Being homeless sounds very dramatic and immediately conjures up images of hobos dressed in rags sleeping under a bridge. While I don’t fit that image (I hope?) I have slept in lots of weird places last year and didn’t have a formal place of residence, which yeah, techinically made me homeless. But still, apologies for using dramatic stereotypes of homeless people as a clickbait-y title for an irrelevant blog. Now you’re here anyway, let’s talk about all the exciting things that are going on.
I’ve never really felt homeless, because the sleeping-in-weird-places thing was entirely by choice and after that I had my lovely, lovely in-laws that let me live with them in Spain. Now I’m back in The Netherlands and moving in with my own parents, who are also moving to a lovely new small village that I don’t know at all. It is not something to be particularly proud of, to be 28 and living with your parents, but at least this infographic tells me that it is an increasingly common thing of my generation, which makes me feel slightly better about it.
I’m moving back with my parents because I am -again, like many of my generation- broke, full of doubt about my career path, struggling with insecurity and perfectionism and just need some time to sort out my life (and because it is better than actually being homeless). First world problems, basically. I’m very glad and grateful that my parents are happy to put up with me for a couple of months.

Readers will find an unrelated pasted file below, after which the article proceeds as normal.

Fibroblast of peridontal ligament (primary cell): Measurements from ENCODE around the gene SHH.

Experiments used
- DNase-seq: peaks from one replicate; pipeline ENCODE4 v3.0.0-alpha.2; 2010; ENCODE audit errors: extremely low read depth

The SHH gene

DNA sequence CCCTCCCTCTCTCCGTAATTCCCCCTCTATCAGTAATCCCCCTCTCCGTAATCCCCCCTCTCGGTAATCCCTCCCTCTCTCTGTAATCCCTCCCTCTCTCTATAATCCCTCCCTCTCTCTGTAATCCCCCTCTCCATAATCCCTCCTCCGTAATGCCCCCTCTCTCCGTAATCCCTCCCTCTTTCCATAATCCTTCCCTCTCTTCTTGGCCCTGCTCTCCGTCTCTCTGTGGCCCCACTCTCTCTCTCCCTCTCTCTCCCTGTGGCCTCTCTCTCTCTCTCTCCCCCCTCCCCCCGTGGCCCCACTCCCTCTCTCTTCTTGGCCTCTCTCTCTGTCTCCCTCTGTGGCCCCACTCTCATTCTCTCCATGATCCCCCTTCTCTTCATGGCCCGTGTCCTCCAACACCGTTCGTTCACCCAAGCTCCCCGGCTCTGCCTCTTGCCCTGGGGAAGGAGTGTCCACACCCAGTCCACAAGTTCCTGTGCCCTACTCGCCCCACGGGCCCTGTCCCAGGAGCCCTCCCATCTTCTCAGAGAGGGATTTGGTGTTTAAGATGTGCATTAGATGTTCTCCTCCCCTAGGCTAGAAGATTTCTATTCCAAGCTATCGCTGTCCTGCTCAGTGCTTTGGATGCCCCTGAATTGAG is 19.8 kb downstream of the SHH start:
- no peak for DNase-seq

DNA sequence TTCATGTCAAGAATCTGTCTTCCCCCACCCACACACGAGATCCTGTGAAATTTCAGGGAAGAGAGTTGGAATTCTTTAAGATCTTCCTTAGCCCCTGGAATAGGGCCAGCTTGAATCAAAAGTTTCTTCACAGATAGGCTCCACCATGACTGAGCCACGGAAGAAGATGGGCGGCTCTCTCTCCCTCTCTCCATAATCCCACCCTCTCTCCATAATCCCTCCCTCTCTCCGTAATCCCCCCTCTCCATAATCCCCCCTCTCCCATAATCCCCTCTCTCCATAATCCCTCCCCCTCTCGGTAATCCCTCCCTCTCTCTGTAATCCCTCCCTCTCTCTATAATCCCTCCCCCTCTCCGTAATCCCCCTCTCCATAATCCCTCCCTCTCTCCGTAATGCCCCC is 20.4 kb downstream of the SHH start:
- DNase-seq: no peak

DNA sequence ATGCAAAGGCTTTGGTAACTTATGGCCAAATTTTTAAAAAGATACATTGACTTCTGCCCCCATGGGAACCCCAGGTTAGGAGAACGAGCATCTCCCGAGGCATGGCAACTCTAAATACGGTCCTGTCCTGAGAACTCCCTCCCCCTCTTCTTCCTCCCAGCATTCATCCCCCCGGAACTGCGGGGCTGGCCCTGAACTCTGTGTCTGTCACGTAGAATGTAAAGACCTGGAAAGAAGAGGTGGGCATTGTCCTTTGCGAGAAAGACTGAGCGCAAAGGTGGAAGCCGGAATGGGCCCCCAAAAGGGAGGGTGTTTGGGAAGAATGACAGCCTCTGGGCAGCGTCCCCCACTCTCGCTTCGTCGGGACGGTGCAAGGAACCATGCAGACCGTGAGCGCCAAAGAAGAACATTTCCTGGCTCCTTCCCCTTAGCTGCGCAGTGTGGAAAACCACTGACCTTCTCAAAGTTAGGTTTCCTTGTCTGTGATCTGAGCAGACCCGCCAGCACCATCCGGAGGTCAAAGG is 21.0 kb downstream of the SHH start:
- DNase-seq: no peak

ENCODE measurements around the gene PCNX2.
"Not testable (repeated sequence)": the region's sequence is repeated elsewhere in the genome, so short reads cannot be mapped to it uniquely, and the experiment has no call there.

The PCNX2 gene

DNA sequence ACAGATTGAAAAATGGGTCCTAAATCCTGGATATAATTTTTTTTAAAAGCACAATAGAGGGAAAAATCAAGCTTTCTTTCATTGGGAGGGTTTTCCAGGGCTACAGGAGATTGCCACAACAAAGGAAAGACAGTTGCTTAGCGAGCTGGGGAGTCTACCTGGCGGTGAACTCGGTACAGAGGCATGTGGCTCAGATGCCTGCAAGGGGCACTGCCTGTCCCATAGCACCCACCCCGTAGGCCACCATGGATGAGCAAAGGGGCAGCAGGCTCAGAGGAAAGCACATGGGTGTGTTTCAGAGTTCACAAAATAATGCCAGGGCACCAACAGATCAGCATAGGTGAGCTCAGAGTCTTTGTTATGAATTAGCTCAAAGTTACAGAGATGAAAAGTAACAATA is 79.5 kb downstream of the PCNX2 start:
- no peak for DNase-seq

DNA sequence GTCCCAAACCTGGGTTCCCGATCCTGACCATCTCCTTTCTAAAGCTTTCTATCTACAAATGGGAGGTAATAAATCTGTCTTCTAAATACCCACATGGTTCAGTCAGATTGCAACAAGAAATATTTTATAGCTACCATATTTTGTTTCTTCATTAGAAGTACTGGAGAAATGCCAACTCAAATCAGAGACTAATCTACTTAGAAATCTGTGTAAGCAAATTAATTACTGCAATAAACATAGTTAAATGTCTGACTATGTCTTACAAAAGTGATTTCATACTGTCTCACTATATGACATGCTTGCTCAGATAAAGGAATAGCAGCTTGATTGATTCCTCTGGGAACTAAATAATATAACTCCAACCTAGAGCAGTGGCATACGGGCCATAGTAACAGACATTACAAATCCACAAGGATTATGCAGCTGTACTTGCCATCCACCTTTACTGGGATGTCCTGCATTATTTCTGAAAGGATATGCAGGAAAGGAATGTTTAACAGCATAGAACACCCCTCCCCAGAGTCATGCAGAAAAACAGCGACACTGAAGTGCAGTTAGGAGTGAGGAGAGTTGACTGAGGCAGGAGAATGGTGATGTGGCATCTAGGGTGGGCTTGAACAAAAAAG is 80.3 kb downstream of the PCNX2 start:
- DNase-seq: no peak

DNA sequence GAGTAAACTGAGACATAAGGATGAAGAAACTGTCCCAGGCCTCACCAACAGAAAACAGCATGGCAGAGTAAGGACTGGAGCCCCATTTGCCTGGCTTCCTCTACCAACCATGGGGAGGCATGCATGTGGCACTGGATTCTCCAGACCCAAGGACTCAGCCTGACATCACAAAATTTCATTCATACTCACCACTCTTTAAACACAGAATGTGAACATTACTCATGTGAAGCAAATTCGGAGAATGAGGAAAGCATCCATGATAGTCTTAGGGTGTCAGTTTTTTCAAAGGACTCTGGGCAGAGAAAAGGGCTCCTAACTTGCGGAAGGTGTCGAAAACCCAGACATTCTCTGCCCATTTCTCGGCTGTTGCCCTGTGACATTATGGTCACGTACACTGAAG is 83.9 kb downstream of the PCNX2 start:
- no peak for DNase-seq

To keep myself busy during the post-travel black hole I started a new project. I won’t be working full-time in the dive industry for a while but I do miss it, so I figured that this will be a good project to stay in touch with what’s happening, and to keep writing, and talking about diving. It is also nice to have a platform to rant about diving.
It’s basically a community website for divers in Southeast Asia, whether they are local divers from the area or dive tourists. I hope people will share their knowledge about diving in the area and about diving in general. Or, as the ‘About’ page states:
Southeast Asia has a huge and active dive community, existing of locals that dive there, dive tourists that visit once or even return yearly, and instructors & divemasters from abroad that work in the region. Many of us are divepackers. For a community that has so many members, it is suprisingly tight-knitted. It is not unusual to bump into people you have met on a previous trip in a different location, or colleagues that you’ve worked with somewhere else. At diveseasia.com we bring the community together through shared stories, knowledge and experience.
I am really very excited about this, and if you are a diver (beginner or experienced) and travelling/diving in/through the region, I’d love to hear from you over at diveseasia.com. We’re also on facebook, and when I say ‘we’ I really mean ‘me’ as ‘we’ are only just starting out and I’m doing everything by myself, so I really would like your input.